Yesterday we all went to Monte Carlo. The Monte Carlo Beach Club was not open for visitors for its pool and spa area till mid-April. Its website informed us the opening date was March 6th. I booked the restaurant and asked if we could use the facilities in the spa, open to hotel guests, and now with familiar awkwardness I was informed “non”. Our driver Cyril, the fount of all knowledge whom Grania calls Siri after the Apple help tool, informed us the Monte Carlo Bay hotel had a year-round pool. Here we were were required to show our passport to use the facilities. Not thinking a passport was required to use a pool, I had another row but Polly as all good ‘p/a’s do resolved the situation as she had a copy of my passport on her mobile.
The Monte Carlo Bay Hotel is a large swanky hotel that befits a place known for its wealth, relaxed tax laws, casinos and Grand Prix. Many top sportsmen and women, virtually every top female tennis European player, Coulthard and Button and retailers like Sir Philip Green have taken up residency. Cyril explained that there are those who keep small flats inMonte Carlo and larger houses in La Turbie in France but recently the authorities have been tightening up on residency. Luciano Paverotti was one who was investigated and paid a fine.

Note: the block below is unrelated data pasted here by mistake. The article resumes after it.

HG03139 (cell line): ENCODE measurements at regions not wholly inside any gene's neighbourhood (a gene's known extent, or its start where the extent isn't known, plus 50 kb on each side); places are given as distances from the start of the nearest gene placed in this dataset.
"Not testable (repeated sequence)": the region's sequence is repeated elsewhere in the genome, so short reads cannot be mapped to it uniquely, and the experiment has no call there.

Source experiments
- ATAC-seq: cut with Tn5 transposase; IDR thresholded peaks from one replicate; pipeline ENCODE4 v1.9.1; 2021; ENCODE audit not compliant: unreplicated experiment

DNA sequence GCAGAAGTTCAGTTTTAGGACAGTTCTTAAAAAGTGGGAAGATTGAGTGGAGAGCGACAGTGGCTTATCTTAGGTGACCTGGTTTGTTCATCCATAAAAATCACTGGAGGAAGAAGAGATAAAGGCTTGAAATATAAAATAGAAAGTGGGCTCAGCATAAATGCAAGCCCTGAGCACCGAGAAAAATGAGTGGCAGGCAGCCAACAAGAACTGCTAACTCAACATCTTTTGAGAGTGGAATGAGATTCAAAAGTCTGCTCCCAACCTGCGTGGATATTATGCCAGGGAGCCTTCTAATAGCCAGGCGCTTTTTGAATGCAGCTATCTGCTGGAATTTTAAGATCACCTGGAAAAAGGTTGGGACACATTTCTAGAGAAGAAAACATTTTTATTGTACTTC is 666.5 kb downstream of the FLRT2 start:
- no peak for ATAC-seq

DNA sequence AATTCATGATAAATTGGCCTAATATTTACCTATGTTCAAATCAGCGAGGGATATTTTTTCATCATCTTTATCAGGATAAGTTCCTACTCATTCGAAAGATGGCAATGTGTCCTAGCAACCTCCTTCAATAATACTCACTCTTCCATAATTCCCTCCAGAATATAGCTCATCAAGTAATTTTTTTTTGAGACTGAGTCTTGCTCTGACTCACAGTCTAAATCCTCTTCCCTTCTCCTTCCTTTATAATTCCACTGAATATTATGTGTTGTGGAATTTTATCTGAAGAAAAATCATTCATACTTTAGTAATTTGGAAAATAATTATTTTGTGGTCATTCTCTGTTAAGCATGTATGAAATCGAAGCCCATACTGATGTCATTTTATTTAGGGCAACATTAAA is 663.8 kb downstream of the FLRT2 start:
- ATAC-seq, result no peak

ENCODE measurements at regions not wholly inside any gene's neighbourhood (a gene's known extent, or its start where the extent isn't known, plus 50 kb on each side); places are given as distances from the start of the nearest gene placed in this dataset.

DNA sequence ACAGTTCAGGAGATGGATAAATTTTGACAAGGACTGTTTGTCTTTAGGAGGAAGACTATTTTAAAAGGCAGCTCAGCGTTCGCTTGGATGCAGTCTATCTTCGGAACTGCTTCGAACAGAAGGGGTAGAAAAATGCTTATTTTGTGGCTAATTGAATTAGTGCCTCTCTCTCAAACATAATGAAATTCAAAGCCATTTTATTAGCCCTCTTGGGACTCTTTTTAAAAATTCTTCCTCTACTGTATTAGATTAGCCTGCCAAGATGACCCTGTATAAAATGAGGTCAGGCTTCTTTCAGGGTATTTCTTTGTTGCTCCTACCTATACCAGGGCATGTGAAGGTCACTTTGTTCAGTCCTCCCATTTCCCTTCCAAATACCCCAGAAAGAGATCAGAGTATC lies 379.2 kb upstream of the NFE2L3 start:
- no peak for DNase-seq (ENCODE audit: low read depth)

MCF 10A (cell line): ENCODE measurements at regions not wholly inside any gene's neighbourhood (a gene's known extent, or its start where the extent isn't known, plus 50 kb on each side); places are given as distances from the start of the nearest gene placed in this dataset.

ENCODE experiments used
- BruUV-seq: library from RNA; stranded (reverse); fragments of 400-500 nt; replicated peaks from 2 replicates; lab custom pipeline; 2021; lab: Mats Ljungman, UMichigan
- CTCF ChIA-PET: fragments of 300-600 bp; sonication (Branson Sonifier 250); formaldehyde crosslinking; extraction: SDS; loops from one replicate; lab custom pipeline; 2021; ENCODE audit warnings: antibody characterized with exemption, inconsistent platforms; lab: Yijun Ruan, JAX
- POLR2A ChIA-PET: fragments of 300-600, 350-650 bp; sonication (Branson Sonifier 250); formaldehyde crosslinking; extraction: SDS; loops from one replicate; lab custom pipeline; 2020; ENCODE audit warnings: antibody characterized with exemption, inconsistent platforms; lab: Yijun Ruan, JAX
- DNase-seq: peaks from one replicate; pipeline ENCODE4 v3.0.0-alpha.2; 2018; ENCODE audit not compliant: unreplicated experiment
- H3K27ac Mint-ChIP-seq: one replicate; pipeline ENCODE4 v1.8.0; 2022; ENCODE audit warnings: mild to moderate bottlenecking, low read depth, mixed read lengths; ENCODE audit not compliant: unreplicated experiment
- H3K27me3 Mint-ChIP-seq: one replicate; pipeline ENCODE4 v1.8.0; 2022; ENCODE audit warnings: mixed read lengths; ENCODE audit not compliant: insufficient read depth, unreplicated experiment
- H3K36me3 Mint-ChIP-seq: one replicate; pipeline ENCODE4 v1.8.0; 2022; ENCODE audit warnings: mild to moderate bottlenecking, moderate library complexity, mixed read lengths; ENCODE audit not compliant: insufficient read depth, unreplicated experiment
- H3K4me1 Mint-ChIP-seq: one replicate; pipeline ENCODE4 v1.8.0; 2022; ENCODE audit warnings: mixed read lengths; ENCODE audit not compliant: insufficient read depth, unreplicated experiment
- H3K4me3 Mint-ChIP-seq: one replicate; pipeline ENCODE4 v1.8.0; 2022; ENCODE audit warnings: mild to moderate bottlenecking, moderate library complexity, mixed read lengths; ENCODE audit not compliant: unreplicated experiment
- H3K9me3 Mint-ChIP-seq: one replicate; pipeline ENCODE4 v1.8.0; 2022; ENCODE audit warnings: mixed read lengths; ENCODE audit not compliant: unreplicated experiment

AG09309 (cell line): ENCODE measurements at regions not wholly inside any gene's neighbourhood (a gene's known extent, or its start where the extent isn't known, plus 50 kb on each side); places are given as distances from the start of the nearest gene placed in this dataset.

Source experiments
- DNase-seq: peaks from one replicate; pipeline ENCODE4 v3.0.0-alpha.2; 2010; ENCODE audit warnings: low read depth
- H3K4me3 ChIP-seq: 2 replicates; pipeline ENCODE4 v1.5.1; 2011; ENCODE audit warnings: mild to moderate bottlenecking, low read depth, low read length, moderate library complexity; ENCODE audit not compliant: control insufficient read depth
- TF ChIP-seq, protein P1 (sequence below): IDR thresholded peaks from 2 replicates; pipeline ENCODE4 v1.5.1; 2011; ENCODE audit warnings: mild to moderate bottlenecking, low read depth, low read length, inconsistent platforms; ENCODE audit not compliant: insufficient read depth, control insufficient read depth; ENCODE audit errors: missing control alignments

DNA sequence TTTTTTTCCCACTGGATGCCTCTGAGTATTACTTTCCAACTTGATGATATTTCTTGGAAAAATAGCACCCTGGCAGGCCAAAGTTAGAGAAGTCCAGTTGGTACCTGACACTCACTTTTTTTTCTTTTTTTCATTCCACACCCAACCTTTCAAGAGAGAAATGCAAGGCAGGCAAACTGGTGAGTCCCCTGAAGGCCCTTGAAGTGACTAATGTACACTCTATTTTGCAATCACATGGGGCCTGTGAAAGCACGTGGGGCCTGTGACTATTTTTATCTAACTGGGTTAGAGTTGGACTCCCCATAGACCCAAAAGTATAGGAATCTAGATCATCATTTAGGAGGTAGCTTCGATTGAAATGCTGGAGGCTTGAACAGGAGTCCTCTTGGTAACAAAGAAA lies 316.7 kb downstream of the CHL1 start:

It’s so built up with tower blocks of apartments that there is no land left. The sea is too deep to reclaim so they are constructing a peninsula. As we drove into the the centre we passed innumerable grand marque car show rooms and private banks. The place positively wreaks of wealth. Apparently the average price per square metre (€50) is the highest in Europe and to encourage a younger generation the municipality has introduced some form of social priority housing.
Our conclusion is that we were pleased to visit Monte Carlo but preferred the calm space and more discreet wealth of Cap Ferrat.